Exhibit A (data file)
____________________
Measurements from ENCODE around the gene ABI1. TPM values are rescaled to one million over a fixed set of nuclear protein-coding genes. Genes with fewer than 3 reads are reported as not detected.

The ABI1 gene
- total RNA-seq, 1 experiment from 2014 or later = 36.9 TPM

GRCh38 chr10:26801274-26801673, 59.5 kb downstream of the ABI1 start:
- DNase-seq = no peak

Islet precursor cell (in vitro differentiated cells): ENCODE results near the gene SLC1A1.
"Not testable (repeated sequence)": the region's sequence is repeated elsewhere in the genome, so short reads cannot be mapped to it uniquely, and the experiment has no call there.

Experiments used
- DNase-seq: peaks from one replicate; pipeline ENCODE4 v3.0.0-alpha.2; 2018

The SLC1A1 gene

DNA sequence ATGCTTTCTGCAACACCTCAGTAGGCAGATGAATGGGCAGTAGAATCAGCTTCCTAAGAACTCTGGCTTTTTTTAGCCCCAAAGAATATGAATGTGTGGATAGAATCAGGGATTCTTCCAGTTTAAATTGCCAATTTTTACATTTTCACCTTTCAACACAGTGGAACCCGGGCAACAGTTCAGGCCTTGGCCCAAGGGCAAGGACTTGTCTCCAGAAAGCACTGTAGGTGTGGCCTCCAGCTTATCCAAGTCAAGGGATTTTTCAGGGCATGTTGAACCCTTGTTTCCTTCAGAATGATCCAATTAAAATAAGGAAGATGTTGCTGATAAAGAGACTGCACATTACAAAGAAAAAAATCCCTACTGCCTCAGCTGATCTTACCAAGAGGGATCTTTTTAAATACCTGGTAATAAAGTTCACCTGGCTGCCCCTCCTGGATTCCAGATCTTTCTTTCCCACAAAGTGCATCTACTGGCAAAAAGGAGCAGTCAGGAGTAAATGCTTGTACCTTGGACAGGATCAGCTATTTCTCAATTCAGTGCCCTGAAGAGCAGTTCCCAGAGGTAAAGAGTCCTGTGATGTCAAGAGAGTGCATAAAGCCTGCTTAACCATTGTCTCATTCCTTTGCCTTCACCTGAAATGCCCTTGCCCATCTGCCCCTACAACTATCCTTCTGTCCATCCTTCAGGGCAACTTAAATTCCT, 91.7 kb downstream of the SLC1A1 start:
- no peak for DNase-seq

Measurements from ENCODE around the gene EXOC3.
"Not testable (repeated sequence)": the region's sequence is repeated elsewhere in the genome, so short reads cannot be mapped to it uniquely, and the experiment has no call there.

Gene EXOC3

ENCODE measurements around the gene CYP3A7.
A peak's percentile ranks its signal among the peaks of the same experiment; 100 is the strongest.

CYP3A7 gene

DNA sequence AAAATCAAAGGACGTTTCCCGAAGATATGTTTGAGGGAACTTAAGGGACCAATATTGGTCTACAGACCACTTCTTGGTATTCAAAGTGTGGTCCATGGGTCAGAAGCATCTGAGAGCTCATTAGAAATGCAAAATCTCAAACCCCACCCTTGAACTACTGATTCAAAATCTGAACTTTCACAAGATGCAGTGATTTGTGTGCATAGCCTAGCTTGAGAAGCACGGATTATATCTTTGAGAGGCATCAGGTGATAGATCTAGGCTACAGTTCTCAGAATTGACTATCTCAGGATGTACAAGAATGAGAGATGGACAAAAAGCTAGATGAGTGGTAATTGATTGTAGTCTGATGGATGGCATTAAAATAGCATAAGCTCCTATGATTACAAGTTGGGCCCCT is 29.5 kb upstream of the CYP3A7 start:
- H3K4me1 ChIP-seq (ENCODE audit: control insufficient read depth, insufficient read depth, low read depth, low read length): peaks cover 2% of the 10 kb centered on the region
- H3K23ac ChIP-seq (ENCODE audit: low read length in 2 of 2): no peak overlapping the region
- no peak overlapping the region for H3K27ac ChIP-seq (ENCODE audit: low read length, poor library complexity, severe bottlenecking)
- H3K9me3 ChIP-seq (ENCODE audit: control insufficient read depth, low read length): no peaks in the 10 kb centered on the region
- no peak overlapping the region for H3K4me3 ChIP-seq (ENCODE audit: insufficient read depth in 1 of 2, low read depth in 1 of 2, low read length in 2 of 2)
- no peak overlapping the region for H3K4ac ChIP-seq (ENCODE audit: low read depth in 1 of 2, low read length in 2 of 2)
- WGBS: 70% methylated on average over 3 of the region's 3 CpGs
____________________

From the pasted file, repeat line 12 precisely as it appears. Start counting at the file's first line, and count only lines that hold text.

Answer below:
- no peak for DNase-seq